“So Hollywood is crawling with outsiders and foreigners,” Streep said, a criticism of Trump’s anti-illegal-immigrant rhetoric. “And if we kick them all out you’ll have nothing to watch but football and mixed martial arts, which are not the arts.” This cheap shot earned big yuks from the actors and actresses and directors and producers in attendance, curiously foreshadowing her later criticism of Trump for punching down against a reporter with a disability, a joke that “made its intended audience laugh, and show their teeth.”
If Streep doesn’t care for football — if she can’t see the artistry in the athleticism on the field and the strategy on the sidelines; if she misses the dramatic swings on the scoreboard, the emotional uplift and devastation that accompanies a close win or defeat — that’s her loss. As almost-presidential-candidate David French noted on Twitter after Clemson prevailed in Monday night’s thrilling national college football championship, “Meryl Streep missed a great game.”
The snide aside about football was bad enough, but the rabbit punch aimed at mixed martial arts was far more dispiriting. Suggesting that the martial arts do not count as “arts” is a rather obtuse form of aesthetic snobbery, one that ignores hundreds, if not thousands, of years of human tradition. Whether or not one cares for the Ultimate Fighting Championship and its competitors, her implication that the variety of forms of fighting do not count as artistry suggest she’s never seen a kata performed in person.
Is MMA really that different from boxing? Hollywood is fascinated by that sport, after all. Almost every year brings a new fighting flick to big screens, and the last was no exception, with “Bleed for This” and “Hands of Stone” drawing mediocre audiences. 2015 was no different, seeing the debut of “Creed” and “Southpaw.”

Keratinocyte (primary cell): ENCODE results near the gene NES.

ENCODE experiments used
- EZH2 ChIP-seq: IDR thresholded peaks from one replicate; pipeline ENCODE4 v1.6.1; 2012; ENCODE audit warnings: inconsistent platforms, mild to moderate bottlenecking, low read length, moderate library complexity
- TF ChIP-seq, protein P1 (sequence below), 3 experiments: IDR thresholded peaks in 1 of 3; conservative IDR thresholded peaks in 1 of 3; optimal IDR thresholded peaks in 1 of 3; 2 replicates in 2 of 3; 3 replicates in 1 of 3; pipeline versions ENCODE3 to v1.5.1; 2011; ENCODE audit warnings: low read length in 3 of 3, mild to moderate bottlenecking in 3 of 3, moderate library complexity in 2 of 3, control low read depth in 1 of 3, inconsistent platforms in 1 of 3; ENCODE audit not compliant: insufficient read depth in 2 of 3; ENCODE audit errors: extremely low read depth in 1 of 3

Though not as cinematically popular, mixed martial arts have still received from love from the entertainment industry. Perhaps someone in Streep’s orbit could pass along a copy of “Redbelt,” David Mamet’s 2008 drama about a Brazilian jiujitsu instructor played by Chiwetel Ejiofor. As with all Mamet productions, the plot is filled with twists and turns but, thematically speaking, is very much centered on basic ideas of honor and respect — norms at the center of Streep’s speech.
“A lot of people give devotions to good works. A lot of people give devotion to sports,” Mamet told NPR in 2008 while promoting the film. “But all of us I think are looking for something unto which — something bigger than ourselves. And so, what the film is about — is about a man who is very spiritual man, whose expression of spirituality happens to be his devotion to the idea of the perfect fighter — he perfect jujitsu fighter. And as such he attracts a lot of adherence.”
Or perhaps Streep could try Kerry Howley’s “Thrown” on for size, a partly fictionalized literary exploration of the MMA ethos. A sometimes-absurd combination of hyper-intellectualized theory and down-to-earth reportage, “Thrown” can help any novice understand the artistry and appeal of male-on-male combat.
“The discipline of training and the collegial air of the gym, the delicate hierarchy of peer relationships, the nerd-boy dissolution of the athletes’ downtime, and the calculated fury of the fights — Howley depicts it all with piercing skill, and weaves in a sturdy context of the sport of mixed martial arts, its forms and its history,” Katherine Dunn noted in her review of the book for the New York Times.
While Alyssa is undoubtedly correct that artists have no obligation to be healers in these trying times, it’s worth asking if they have to be needlessly divisive. Instead of close-mindedly attacking an art she does not understand, cynically trafficking in the sort of ignorance she would surely decry from a Trump supporter, perhaps Meryl Streep could make an effort to appreciate that which appeals to folks on the other side of the aisle — or another part of the country.